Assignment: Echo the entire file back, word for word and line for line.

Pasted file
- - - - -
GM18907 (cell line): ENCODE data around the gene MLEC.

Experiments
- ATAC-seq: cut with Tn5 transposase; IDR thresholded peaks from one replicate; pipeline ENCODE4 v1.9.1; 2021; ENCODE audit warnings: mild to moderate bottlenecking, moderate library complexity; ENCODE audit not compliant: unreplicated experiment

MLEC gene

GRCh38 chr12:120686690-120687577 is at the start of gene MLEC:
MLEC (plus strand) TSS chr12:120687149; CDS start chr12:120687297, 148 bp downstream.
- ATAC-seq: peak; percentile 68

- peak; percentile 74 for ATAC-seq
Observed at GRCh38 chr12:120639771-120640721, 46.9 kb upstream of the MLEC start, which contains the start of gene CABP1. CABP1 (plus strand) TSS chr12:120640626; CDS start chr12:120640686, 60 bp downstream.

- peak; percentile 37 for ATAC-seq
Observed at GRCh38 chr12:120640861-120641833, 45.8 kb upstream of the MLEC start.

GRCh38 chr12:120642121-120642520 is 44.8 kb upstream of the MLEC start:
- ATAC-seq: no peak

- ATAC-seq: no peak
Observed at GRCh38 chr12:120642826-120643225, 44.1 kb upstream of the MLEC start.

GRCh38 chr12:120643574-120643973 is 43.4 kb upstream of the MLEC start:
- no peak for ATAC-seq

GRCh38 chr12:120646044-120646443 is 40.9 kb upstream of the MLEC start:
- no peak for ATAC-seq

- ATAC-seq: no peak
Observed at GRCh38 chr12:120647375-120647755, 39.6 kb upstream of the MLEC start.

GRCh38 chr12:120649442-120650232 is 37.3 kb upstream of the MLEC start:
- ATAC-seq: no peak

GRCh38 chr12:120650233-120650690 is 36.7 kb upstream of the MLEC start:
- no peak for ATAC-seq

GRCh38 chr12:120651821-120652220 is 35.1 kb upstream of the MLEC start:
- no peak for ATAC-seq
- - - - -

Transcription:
GM18907 (cell line): ENCODE data around the gene MLEC.

Experiments
- ATAC-seq: cut with Tn5 transposase; IDR thresholded peaks from one replicate; pipeline ENCODE4 v1.9.1; 2021; ENCODE audit warnings: mild to moderate bottlenecking, moderate library complexity; ENCODE audit not compliant: unreplicated experiment

MLEC gene

GRCh38 chr12:120686690-120687577 is at the start of gene MLEC:
MLEC (plus strand) TSS chr12:120687149; CDS start chr12:120687297, 148 bp downstream.
- ATAC-seq: peak; percentile 68

- peak; percentile 74 for ATAC-seq
Observed at GRCh38 chr12:120639771-120640721, 46.9 kb upstream of the MLEC start, which contains the start of gene CABP1. CABP1 (plus strand) TSS chr12:120640626; CDS start chr12:120640686, 60 bp downstream.

- peak; percentile 37 for ATAC-seq
Observed at GRCh38 chr12:120640861-120641833, 45.8 kb upstream of the MLEC start.

GRCh38 chr12:120642121-120642520 is 44.8 kb upstream of the MLEC start:
- ATAC-seq: no peak

- ATAC-seq: no peak
Observed at GRCh38 chr12:120642826-120643225, 44.1 kb upstream of the MLEC start.

GRCh38 chr12:120643574-120643973 is 43.4 kb upstream of the MLEC start:
- no peak for ATAC-seq

GRCh38 chr12:120646044-120646443 is 40.9 kb upstream of the MLEC start:
- no peak for ATAC-seq

- ATAC-seq: no peak
Observed at GRCh38 chr12:120647375-120647755, 39.6 kb upstream of the MLEC start.

GRCh38 chr12:120649442-120650232 is 37.3 kb upstream of the MLEC start:
- ATAC-seq: no peak

GRCh38 chr12:120650233-120650690 is 36.7 kb upstream of the MLEC start:
- no peak for ATAC-seq

GRCh38 chr12:120651821-120652220 is 35.1 kb upstream of the MLEC start:
- no peak for ATAC-seq